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Title: Individuation and Mysticism: A Psychoanalytic Study of Mystical Experiences in The Forty Rules of Love, Siddhartha and Rumi's Daughter
Authors: Imran, Muhammad
Keywords: Language and Literature
English Linguistics and Literature
Issue Date: 2019
Publisher: Quaid-i-Azam University, Islamabad.
Abstract: Individuation and Mysticism: A Psychoanalytic Study of Mystical Experiences in The Forty Rules of Love, Siddhartha and Rumi’s Daughter The subject of the current thesis is to present a psychoanalytic study of mystical experiences with respect to the three novels: The Forty Rules of Love, Siddhartha and Rumi’s Daughter. The work is primarily focussed on confirming the psychological assertion that mystical experiences entail a process of individuation thereby making these experiences opposed to or different from the mental states of the schizophrenics. Using Carl Gustav Jung’s theory of individuation as a major theoretical framework, the study attempts to reveal the relationship of consciousness and the unconscious and to examine the process of individuation operating in the lives of the mystics. Archetypal criticism method is used to investigate the archetypes of individuation – the persona, the shadow, the anima/animus, the wise old man and the Self. This method deals with the archetypes that spring from the collective unconscious and are the legacy of humanity in general irrespective of time, place, culture and region. Through this method, chief characteristics of the archetypes are studied as reflected through various elements in the novels, notably the dialogues, philosophical world views and actions of the mystics. The study also draws heavily on a Polish clinical psychiatrist Kazimierz Dabrowski, whose theory of positive disintegration provides an ancillary theoretical lens to study mystical experiences in the perspectives of personality development. It is employed in order to supplement the descriptions and explanations pertaining to the process of individuation. Application of both the theories reveals the affinities found in the experiences of the mystics with two different background and mystical traditions. The study shows that there has been a great agreement between Sufism and Buddhism, and that at the level of the spiritual/mystical union, the dogmatic differences become least important. The juxtaposition of mystical states and those present in schizophrenics also reveals that mystics are not to be confused with the psychologically diseased individuals. Mystics possess a highly developed personality and they often inspire thought-provoking worldviews whose application may lead to the wellbeing of both individual as well as the society. In this way, the validity of the assertion is confirmed through this study.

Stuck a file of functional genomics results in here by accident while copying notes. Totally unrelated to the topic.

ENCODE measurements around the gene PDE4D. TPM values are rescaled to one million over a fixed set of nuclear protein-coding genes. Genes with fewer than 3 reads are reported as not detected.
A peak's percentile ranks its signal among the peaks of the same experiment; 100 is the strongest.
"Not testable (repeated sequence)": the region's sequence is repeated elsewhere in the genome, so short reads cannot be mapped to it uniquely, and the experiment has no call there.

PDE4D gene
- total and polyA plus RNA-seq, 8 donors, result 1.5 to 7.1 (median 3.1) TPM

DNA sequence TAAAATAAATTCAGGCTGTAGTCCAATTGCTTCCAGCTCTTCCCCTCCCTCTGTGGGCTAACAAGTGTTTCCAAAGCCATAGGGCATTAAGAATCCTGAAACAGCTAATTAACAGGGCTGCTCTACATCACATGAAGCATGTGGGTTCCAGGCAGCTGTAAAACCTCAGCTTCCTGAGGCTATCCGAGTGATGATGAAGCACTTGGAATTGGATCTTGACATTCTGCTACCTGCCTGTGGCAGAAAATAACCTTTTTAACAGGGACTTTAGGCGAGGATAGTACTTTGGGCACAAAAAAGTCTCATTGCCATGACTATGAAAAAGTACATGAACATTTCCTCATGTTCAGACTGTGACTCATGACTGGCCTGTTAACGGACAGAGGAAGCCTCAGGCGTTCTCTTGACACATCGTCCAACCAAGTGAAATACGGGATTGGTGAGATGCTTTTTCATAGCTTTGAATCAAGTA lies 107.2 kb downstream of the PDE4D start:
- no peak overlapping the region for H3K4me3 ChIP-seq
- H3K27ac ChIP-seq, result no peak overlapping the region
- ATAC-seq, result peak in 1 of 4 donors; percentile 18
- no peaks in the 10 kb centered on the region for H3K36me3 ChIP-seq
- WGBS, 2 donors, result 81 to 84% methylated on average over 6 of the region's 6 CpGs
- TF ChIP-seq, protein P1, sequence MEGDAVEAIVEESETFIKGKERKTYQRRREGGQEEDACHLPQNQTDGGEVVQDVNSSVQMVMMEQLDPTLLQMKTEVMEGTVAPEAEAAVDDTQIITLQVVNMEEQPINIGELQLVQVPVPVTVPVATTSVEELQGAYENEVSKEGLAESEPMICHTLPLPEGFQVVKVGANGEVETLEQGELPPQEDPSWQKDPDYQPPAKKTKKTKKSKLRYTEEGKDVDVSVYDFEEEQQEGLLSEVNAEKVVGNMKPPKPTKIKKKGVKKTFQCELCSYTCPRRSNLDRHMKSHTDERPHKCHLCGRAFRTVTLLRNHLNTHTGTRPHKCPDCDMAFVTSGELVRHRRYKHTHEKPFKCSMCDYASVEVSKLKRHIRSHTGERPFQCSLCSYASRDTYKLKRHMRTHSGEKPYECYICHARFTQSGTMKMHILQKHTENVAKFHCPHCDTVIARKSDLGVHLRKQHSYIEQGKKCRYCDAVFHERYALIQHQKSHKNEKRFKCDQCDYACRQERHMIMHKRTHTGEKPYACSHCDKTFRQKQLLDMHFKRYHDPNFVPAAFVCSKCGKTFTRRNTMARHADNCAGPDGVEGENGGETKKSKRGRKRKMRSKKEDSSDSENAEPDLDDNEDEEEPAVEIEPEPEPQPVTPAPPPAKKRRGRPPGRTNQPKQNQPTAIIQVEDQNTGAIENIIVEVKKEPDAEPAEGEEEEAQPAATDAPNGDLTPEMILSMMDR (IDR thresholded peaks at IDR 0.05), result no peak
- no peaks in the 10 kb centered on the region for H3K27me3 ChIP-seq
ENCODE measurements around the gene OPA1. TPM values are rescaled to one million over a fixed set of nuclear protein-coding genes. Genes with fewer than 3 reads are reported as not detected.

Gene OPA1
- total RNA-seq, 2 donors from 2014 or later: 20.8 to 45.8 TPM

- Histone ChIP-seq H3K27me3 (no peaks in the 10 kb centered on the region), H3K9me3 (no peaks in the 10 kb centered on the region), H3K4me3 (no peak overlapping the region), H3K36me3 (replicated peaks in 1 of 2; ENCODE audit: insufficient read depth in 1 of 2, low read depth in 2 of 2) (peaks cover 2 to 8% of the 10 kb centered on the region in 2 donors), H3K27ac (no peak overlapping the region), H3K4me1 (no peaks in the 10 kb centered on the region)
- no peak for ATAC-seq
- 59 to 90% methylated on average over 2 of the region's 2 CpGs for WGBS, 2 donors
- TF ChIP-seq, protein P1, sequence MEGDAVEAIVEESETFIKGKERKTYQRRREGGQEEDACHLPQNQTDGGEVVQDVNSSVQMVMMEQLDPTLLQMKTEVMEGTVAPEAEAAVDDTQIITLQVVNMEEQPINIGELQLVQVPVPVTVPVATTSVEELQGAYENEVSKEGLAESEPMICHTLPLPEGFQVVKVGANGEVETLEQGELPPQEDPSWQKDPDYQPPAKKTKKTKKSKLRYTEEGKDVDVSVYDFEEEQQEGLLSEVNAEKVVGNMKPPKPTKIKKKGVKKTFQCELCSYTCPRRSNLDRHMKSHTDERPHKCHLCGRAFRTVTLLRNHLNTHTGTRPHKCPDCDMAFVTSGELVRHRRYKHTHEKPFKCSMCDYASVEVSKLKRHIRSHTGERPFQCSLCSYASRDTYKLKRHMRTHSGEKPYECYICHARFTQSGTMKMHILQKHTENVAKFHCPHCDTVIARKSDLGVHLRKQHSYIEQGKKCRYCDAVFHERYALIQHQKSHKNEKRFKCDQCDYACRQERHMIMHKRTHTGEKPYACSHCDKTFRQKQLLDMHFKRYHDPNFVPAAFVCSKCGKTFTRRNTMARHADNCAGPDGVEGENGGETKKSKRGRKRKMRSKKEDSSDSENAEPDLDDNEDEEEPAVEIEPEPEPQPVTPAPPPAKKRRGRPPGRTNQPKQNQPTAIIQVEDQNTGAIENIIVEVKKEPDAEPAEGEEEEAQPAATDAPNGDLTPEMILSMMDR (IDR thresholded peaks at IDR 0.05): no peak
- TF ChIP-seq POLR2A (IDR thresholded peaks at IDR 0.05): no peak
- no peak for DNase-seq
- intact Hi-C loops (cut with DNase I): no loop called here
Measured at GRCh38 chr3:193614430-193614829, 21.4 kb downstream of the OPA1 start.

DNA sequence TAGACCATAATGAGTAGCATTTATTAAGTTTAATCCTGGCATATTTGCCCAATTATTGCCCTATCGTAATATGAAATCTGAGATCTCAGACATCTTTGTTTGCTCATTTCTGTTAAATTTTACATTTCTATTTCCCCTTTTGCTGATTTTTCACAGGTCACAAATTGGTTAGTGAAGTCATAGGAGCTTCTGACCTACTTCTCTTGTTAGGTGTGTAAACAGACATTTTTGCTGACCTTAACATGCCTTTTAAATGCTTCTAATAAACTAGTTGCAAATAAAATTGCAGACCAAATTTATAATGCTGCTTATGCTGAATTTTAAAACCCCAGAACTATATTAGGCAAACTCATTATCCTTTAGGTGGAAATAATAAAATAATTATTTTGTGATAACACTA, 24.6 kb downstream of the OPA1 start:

Gov't Doc #: 21437
Appears in Collections:PhD Thesis of All Public / Private Sector Universities / DAIs.

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